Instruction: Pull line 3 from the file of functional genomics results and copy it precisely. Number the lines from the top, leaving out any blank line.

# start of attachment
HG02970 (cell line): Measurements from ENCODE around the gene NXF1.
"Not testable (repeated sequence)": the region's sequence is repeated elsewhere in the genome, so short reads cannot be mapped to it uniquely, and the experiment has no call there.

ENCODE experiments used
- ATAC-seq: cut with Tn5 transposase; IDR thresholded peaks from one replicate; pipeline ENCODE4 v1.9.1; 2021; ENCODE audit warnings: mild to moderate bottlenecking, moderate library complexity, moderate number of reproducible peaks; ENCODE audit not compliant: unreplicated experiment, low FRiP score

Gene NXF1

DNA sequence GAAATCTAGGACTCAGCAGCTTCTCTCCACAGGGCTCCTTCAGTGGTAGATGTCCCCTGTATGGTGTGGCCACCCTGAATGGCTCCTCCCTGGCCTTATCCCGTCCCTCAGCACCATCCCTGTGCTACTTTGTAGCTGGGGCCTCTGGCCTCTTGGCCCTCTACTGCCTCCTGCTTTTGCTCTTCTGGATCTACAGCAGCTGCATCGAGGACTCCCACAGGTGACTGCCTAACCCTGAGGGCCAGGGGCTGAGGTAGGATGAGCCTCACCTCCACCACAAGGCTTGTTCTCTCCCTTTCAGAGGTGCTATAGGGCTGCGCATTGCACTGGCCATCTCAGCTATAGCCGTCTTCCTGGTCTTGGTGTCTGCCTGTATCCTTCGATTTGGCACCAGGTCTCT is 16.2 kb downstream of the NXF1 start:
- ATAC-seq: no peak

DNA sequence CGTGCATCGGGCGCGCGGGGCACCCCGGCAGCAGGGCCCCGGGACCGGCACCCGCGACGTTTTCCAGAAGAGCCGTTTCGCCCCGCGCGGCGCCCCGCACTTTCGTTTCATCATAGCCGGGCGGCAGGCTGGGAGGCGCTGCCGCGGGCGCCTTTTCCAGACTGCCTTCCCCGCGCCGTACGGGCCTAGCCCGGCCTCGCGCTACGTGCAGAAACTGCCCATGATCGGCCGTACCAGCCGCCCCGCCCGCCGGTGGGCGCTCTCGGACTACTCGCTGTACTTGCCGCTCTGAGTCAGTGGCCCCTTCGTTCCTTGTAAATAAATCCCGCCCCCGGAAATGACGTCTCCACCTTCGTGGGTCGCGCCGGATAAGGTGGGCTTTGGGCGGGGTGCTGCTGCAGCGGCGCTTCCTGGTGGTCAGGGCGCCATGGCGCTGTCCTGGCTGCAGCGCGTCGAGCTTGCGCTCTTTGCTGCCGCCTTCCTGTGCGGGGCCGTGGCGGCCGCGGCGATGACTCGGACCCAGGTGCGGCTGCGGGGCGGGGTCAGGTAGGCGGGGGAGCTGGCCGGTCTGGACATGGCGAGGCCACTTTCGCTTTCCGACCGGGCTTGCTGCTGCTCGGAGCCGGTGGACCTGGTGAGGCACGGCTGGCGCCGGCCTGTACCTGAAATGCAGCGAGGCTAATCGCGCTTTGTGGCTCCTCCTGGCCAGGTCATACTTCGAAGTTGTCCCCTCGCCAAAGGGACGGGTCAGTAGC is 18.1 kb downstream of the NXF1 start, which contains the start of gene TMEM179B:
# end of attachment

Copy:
ENCODE experiments used